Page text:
Bill's Olympic Feat


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March 4th 2006
Published: March 6th 2006
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A beautiful snow fell last night. For about two to three hours snow fell, as hard as we have seen here in the Czech Republic ... big fluffy flakes followed by tiny flakes ... a delight to children and to some adults as well. I won't mention that Nancy has been praying for more and more snow. So this morning we decided to strap on our Yaktrax and take another walk up the Sarka Valley. The Yaktraxs work very well on ice, but not so well in deep snow. The snow tends to pack on the trax and negate the grip of the tracks that work so well on ice. The ice on the trail had a three inch covering of snow this morning and that was fine. In fact, it made the trail less slippery to walk ... that is as long as the trail was flat and as long as sane people stayed on the main trail that runs along the floor of the valley. However, there are some people who decide that, "Wow, wouldn't it be GREAT to walk one of the side trials that lead up through the woods out of the valley." That is what 'we
Sarka Valley Sarka Valley Sarka Valley

This is the widest spots in the Sarka Valley. In the distance there is a couple with their dog. The dog was quite interested in us, but was afraid to appraoch even though his owners encouraged him to let us pet him.
' decided to do and in doing that we discovered a very slippery mystery.

"Look," Nancy said, "the slope is steep, but there is still a thick layer of ice under the snow. How is that possible?"

"I don't know," I replied, "you would think that as the snow melted the water would have run down the hill."

Regardless of what we think should have been, on the hillside, and it was a steep slope, the ground under the snow was covered by a thick coating of ice ... slick ice I might add. I slipped a few times as we walked upward. Then Nancy stopped and I stepped up to be beside her. Well, my body was next to her, but suddenly my feet were not. They here heading downhill while the rest of my body was, well not stationary, but heading toward the ground. I caught myself with my left arm.



No sooner had I gotten up and turned around
ExhaustedExhaustedExhausted

Did she become exhausted from the walk, or from watching Bill's Olympic performance?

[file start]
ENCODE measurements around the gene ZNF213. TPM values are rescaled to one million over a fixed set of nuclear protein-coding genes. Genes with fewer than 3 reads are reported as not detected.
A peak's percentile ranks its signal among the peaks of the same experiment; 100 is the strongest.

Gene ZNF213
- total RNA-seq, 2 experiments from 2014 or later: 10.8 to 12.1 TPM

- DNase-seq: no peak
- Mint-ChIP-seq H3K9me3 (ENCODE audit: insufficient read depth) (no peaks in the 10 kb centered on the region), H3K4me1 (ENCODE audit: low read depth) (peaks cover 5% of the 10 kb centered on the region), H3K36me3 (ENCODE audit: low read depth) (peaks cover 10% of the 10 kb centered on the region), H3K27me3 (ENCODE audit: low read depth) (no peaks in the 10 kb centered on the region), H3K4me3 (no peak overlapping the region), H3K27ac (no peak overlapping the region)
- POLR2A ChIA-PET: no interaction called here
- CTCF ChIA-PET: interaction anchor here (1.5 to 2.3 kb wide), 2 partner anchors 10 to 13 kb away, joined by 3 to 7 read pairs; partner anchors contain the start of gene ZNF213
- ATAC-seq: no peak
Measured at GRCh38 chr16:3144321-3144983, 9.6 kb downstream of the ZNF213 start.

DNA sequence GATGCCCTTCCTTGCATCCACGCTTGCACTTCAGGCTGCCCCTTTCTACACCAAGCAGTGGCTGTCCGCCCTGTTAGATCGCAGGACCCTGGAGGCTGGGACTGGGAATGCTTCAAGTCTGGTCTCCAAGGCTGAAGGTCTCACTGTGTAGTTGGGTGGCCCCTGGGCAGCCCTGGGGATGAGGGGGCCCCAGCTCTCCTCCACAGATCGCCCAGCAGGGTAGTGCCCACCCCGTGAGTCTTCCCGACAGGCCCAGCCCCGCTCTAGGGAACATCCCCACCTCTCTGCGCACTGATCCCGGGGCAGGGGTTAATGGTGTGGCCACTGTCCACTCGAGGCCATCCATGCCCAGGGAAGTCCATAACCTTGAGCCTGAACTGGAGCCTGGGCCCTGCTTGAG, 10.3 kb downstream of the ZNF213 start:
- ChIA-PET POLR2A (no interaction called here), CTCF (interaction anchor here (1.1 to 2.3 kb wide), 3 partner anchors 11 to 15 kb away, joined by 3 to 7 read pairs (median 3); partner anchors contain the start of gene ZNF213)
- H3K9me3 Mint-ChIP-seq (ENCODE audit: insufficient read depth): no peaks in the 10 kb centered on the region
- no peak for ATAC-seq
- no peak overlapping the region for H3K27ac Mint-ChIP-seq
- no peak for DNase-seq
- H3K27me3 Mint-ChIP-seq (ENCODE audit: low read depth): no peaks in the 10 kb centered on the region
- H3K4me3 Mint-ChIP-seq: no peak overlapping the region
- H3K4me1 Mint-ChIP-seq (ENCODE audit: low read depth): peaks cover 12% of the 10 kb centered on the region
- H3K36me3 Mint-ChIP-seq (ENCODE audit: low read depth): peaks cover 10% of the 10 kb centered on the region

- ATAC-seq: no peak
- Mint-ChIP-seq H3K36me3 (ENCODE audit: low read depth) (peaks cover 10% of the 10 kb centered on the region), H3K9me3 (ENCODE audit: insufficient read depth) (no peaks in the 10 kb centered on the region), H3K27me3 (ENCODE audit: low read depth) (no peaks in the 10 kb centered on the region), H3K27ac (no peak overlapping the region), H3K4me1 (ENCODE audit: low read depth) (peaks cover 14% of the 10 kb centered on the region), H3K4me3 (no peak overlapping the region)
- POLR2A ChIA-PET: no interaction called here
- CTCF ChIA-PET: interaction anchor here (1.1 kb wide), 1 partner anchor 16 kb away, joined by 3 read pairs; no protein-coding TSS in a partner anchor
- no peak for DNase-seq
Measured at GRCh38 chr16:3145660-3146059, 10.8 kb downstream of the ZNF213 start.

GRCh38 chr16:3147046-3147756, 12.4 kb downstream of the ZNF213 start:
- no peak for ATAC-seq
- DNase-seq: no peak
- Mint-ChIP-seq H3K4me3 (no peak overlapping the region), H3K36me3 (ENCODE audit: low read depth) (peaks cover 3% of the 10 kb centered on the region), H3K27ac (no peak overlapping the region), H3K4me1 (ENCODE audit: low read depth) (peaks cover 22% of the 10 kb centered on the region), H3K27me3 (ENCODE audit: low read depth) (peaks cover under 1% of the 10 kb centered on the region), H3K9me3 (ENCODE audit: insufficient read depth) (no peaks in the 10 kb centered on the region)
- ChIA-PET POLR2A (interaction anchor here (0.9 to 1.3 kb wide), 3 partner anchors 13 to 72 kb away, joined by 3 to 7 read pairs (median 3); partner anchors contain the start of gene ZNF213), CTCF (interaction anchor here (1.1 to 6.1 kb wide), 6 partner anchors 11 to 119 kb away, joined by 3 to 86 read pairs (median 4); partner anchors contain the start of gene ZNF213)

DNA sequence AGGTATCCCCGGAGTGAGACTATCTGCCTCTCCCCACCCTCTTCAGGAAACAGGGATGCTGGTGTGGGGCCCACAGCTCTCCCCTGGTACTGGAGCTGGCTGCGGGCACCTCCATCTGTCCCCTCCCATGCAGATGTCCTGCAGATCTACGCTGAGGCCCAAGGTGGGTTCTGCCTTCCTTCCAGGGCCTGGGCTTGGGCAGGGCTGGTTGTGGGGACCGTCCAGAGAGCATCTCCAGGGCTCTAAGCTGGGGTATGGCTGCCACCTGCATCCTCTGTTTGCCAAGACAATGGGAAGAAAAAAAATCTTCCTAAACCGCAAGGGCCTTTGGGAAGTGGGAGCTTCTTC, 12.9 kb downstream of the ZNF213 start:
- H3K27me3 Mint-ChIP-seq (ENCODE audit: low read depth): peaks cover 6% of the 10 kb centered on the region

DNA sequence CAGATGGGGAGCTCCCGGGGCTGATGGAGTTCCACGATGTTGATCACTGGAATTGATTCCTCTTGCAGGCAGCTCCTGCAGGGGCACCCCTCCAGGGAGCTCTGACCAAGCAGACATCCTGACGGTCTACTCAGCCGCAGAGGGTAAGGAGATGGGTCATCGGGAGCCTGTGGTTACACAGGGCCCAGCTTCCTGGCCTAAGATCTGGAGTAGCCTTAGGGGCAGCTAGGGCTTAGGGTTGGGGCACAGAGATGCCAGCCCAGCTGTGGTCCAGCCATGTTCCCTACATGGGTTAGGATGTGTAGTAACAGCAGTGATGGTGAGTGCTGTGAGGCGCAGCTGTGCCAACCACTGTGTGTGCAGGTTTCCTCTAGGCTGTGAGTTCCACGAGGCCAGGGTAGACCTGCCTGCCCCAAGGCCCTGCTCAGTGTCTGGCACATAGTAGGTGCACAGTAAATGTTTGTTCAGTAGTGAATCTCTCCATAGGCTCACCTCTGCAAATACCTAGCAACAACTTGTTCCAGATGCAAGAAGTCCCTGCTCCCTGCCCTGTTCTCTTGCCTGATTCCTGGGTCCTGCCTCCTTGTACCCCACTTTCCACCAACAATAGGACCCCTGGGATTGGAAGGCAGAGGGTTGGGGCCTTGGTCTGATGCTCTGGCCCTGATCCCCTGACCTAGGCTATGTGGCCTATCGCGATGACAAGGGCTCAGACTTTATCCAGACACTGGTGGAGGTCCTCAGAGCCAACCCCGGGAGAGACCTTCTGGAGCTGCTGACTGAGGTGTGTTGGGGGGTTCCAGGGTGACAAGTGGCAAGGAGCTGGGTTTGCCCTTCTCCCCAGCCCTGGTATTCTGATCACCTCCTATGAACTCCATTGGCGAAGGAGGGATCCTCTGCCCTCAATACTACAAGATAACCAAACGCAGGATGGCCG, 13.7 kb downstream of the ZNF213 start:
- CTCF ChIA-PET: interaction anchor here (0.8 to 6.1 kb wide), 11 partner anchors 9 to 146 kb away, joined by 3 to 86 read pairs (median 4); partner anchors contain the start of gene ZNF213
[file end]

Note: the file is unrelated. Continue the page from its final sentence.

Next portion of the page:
when my feet decided to head downhill again. This time I landed flat on my back. Then ..................................................

I got up and my feet decided to head downhill again. This time, drawing on my experience as an Olympic figure skater. I admit this is a slight exaggeration of the truth there, I flung my arms about, tipped one way, than another, then backward and forward before re-gaining my balance still standing upright.

"I think it is time to get back down on the main trail," I said.

"How?" Nancy asked. "By sliding down the hill on our butts?"

"May have to," I replied.

We didn't have to slide, but we were very careful and soon we were back on the trail ... little worse for the wear.

Well, someone in the family HAS to take the lead. Who would ever know what was on the other side of the hill if someone didn't always say, "Lets go just a little farther". Who would get enough exercise if the two of us turned back each time SOMEONE said, "It's going to get too dark to see if we don't turn around right NOW."
I am happy to report that my desire to climb an ice slope gave Bill the chance to do something no one has ever even attempted in the Olympics. He managed a triple toe loop, a Hammel Camel and a Quadruple Lutz all at once and he landed on his feet. This is the first time we know that such a combination has been tried successfully on a mountainside. Of course his first two attempts ended up with him on his side and then on his back. But, after skating around for just one turn he managed the above feat in just a few second's time. All the while there were cries of "Oh No Billy NO NO". But he never gave up and pressed on. As he sits now on the couch thinking, he says he has decided he may be too old to try that trick again. He wants you to know he didn't get the perfect score for two reasons. The first two falls were deducted from his score and he thinks maybe, perhaps, some points were taken off for style. But I think he should have had the perfect score since I have never seen such a performance in my whole life.






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Tot: 2.597s; Tpl: 0.048s; cc: 12; qc: 23; dbt: 0.0271s; 2; m:saturn w:www (104.131.125.221); sld: 1; ; mem: 1.3mb